[¶4] "The issue of ineffective assistance of counsel is a mixed question of law and fact and is fully reviewable by this Court." Brewer v. State, 2019 ND 69, ¶ 5, 924 N.W.2d 87. "[C]laims of ineffective assistance of counsel are ordinarily unsuited to summary disposition without an evidentiary hearing." Horvath v. State, 2018 ND 24, ¶ 8, 905 N.W.2d 734. "A district court may summarily dismiss an application for post-conviction relief if there is no genuine issue of material fact and the moving party is entitled to judgment as a matter of law." Stein v. State, 2018 ND 264, ¶ 5, 920 N.W.2d 477. We review an appeal from a summary dismissal of post-conviction relief under the same analysis as a summary judgment, id., particularly when "matters outside the pleadings are considered." Horvath, at ¶ 6.

The party opposing a motion for summary dismissal is entitled to all reasonable inferences to be drawn from the evidence and is entitled to an evidentiary hearing if a reasonable inference raises a genuine issue of material fact. For summary judgment purposes, the evidentiary assertions of the party opposing the motion are assumed to be true.

Stein, at ¶ 5 (internal citation omitted). A "genuine issue of material fact" is present if "reasonable minds could draw different inferences and reach different conclusions from the undisputed facts." Leavitt v. State, 2017 ND 173, ¶ 5, 898 N.W.2d 435. But, summary dismissal is proper only after applicants are "put to their proof, and . . . then fail[] to provide some evidentiary support for their allegations." Horvath, at ¶ 8.

         [¶5] The State "has the initial burden of showing an absence of a genuine issue of material fact." Klose v. State, 2008 ND 143, ¶ 9, 752 N.W.2d 192. The State can discharge this burden by showing an absence of evidence to support the applicant's claim. Id. The State must first put the applicant to its proof by showing, "based on reasonable inferences drawn from undisputed facts, that reasonable minds could reach but one conclusion regarding the allegations." Horvath, 2018 ND 24, ¶ 8, 905 N.W.2d 734. The State put Morales to his proof by its motion to dismiss. Once the State put the petitioner to his proof by moving for summary dismissal and showing it is "entitled to a judgment as a matter of law," Horvath, a t ¶ 8; Lindsey v. State, 2014 ND 174, ¶ 15, 852 N.W.2d 383; Klose, at ¶ 9, the burden shifted to the applicant, who must "provide some competent evidence to support his claim." Horvath, at ¶ 8. However, an applicant cannot "merely rely on the pleadings or on unsupported, conclusory allegations, but must present competent admissible evidence by affidavit or other comparable means which raises an issue of material fact." Leavitt, 2017 ND 173, ¶ 5, 898 N.W.2d 435. If the applicant succeeds in providing competent evidence, he is entitled to an evidentiary hearing. Horvath, at ¶ 8.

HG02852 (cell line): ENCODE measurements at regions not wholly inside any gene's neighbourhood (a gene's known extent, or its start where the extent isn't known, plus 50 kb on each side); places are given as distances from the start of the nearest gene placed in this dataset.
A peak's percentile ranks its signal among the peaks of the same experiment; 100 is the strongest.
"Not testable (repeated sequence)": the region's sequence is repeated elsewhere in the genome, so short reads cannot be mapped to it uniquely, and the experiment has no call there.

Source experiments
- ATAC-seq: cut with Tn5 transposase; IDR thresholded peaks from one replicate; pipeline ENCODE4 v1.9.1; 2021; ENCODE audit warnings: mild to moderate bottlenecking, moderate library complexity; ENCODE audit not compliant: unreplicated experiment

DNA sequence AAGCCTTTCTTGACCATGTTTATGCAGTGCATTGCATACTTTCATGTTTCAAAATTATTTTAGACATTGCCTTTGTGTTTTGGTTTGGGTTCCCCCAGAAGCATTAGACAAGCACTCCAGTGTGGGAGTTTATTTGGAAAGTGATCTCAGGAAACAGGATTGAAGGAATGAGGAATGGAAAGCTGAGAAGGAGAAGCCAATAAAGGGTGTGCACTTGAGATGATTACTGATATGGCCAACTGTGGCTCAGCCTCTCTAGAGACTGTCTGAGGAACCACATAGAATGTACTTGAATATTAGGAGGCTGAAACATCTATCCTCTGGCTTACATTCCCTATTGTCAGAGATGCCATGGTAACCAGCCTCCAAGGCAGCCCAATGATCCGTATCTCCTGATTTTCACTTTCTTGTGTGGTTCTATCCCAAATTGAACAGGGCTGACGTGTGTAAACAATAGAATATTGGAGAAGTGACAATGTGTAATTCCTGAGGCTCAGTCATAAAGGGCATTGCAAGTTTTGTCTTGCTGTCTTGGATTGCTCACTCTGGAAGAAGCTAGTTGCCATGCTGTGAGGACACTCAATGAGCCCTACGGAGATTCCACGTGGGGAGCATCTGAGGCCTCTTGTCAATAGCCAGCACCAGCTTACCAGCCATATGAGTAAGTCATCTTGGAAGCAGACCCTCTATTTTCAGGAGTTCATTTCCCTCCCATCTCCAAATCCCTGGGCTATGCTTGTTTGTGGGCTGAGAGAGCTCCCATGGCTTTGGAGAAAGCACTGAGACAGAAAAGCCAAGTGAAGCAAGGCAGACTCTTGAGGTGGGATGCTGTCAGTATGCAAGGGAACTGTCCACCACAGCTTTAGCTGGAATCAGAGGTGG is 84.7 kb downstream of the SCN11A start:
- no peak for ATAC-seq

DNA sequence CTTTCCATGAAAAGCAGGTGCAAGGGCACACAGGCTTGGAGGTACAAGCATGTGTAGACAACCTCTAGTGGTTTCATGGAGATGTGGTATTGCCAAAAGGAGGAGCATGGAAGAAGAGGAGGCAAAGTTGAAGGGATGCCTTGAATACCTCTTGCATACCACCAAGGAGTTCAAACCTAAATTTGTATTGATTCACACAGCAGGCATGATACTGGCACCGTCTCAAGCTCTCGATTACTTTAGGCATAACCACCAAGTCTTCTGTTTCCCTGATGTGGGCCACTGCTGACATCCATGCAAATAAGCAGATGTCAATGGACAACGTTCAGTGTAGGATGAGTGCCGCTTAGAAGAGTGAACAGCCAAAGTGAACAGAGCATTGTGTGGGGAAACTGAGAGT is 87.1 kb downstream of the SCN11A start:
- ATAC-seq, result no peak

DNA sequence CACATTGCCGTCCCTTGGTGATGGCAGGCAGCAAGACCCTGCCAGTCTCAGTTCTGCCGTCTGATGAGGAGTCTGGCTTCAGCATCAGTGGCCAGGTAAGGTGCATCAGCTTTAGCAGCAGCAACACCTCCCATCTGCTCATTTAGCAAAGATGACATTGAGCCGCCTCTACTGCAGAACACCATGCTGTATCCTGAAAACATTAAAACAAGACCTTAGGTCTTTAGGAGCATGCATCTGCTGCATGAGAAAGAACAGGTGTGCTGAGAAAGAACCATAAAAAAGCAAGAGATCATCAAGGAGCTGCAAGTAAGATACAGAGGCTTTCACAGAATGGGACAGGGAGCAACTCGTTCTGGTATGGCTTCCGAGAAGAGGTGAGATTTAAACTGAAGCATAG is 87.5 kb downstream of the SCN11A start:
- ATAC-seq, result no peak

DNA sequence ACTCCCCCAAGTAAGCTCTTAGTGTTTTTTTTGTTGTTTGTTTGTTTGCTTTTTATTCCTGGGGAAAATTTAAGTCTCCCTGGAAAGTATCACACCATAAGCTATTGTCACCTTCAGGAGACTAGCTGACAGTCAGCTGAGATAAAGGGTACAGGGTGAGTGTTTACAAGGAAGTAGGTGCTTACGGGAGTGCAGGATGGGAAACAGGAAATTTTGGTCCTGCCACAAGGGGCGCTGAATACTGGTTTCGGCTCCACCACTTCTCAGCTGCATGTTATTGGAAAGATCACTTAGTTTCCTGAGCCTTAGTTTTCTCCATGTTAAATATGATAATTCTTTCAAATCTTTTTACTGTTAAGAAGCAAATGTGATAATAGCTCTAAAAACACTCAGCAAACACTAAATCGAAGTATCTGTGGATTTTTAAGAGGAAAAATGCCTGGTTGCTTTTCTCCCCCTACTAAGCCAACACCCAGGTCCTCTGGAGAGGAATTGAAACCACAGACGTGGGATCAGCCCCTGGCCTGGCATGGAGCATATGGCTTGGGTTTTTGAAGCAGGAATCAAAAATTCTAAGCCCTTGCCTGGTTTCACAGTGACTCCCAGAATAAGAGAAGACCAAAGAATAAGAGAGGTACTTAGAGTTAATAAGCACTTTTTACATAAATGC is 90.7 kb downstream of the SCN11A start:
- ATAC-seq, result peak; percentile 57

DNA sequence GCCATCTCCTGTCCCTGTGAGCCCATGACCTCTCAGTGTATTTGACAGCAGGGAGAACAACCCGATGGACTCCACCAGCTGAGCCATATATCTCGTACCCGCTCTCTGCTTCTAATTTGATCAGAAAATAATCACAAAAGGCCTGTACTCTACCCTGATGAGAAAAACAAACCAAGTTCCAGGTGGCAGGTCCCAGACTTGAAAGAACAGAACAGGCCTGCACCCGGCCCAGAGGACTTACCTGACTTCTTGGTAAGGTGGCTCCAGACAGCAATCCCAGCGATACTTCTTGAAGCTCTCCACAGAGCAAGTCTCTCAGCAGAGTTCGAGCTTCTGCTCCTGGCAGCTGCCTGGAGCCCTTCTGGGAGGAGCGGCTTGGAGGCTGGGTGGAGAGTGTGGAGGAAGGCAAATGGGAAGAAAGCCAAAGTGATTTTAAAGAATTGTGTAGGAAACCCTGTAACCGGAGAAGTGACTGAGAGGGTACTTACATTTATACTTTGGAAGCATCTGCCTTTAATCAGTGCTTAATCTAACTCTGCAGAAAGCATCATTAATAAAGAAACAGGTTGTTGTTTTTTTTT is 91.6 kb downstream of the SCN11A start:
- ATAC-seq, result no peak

[¶6] When arguing ineffective assistance of counsel, the applicant has the burden to establish grounds for relief. Brewer, 2019 ND 69, ¶ 4, 924 N.W.2d 87. The applicant must meet both prongs of the Strickland test. Id. a t ¶ 5; Booth v. State, 2017 ND 97, ¶ 7, 893 N.W.2d 186; Bahtiraj v. State, 2013 ND 240, ¶ 9, 840 N.W.2d 605; see Strickland v. Washington, 466 U.S. 668, 688, 694 (1984). Prong one is to "show that counsel's representation fell below an objective standard of reasonableness," and prong two is to "show that there is a reasonable probability that, but for counsel's unprofessional errors, the result of the proceeding would have been different." Brewer, at ¶ 5 (quoting Strickland, at 688, 694). The showings "must specify how and where counsel was incompetent and the ...